I wrote this in honor of a friend who passed. I’m posting it here as it contains moments of guidance, flow and instant manifestations.
A great man, and important person in my life, Paul Roland, transitioned two weeks ago in Ashland, Oregon. Paul was an actor in New York in the 50’s. He studied acting with Group Theatre members Lee Strasberg and Robert Lewis. For three years (1955, ’56 & ’57), he was in the original Broadway production of “Inherit the Wind” with Paul Muni and Ed Begley.
When I heard about his passing, I was in New York. I called his loving partner of many years, Dee Maaske, and left her a message. I was on 41st Street between 7th and 8th. While there, I had a flash of inspiration to honor Paul’s time on Broadway by leaving flowers at the theatre where he performed, as he was incredibly proud of his time on Broadway.
The friends I stayed with in New York, Kevin Hucke and Ryan Rossetto, helped me manifest my idea. Both Kevin and Ryan work on Broadway, and, as part of their love for theatre, have a deep knowledge of its history. I went to their home and told them about my idea. Within seconds of searching, Kevin discovered that the theatre where Paul played in “Inherit the Wind” was The National, which is now The Nederlander – which is on 41st Street between 7th and 8th. It is the same theatre where Orson Wells’ “Julius Caesar” had played in 1937. Ryan has recently worked in that theatre, and offered to accompany me to it.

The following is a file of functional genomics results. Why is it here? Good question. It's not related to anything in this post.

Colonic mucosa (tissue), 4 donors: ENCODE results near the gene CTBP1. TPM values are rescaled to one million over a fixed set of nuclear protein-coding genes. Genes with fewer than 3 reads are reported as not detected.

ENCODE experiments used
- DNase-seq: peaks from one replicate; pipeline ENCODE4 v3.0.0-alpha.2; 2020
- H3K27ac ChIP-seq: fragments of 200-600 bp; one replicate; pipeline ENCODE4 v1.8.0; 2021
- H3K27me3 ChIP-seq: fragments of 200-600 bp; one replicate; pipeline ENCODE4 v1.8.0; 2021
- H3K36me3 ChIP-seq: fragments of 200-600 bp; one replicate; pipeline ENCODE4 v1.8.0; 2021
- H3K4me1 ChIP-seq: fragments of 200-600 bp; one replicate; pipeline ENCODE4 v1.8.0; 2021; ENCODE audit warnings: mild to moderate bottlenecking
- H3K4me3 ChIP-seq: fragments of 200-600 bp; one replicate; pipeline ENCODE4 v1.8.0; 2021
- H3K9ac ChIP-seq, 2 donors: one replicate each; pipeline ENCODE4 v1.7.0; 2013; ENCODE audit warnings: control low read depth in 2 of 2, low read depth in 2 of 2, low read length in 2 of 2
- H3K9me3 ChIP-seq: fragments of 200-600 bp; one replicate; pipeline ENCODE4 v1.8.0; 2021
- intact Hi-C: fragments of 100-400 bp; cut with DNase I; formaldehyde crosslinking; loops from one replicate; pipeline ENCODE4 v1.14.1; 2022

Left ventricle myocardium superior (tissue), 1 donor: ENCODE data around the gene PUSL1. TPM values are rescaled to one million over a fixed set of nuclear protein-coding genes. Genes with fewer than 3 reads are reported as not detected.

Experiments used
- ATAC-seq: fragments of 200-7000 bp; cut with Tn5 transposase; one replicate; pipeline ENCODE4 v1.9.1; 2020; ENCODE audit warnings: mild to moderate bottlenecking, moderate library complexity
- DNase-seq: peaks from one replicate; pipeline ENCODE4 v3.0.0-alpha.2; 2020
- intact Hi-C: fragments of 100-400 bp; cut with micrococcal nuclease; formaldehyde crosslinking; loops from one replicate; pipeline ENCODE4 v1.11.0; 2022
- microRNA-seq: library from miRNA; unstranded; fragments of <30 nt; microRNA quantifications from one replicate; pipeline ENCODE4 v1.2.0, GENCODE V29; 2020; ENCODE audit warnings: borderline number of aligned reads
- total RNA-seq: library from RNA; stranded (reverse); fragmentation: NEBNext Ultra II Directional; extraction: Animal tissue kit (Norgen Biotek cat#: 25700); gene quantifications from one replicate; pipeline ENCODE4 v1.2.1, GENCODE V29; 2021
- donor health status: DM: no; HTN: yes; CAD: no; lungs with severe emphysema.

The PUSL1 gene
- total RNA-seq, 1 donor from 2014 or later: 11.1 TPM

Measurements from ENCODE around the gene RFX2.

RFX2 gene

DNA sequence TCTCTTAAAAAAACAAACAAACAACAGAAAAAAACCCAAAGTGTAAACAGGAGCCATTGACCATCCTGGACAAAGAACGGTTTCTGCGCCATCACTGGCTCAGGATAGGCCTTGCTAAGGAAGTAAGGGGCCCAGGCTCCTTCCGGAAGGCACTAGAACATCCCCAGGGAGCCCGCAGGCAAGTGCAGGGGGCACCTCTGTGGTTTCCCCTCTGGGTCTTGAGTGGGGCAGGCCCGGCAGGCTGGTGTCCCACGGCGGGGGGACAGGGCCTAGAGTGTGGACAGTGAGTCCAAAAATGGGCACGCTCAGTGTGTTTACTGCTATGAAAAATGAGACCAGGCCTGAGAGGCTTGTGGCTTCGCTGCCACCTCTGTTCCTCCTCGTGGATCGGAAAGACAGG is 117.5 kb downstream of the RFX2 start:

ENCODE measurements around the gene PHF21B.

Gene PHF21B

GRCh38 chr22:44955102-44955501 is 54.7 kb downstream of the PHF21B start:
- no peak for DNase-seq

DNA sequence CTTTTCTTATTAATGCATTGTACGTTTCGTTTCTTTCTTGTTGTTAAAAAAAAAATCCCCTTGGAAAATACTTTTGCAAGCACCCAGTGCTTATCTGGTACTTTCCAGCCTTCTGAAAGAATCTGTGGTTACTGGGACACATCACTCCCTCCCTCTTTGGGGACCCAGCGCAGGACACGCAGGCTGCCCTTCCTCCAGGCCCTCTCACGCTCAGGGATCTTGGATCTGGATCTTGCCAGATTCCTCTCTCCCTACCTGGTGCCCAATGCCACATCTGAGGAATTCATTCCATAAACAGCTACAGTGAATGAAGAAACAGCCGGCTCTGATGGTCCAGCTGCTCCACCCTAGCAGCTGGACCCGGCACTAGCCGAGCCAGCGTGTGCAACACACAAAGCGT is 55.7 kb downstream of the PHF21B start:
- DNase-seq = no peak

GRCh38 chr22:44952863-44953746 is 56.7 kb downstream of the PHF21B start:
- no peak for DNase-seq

A few days later, we went to The Nederlander just as a matinee of the Disney musical “Newsies” got out. After taking the attached photo, Ryan wondered if his friend Vanessa was working, who could take the flowers backstage. Through a surge of preteens, we went to the lobby and – boom – there was Vanessa, who instantly agreed to help.
Later that night, Kevin texted Vanessa to say thank you (as they all know each other). She reported that the flowers and sign were placed where all of the cast and crew could see them. Paul’s name was back on Broadway.
Paul valued bonds. We had a good one. He had an incredible thirst for knowledge and insight. He wanted to know, and he knew an incredible amount about a vast array of subjects. He and Dee shared a fondness for each other that sparkled. Their witty repartee made you feel you were at dinner with Noel Coward and Gertrude Lawrence.
I am grateful to have known him.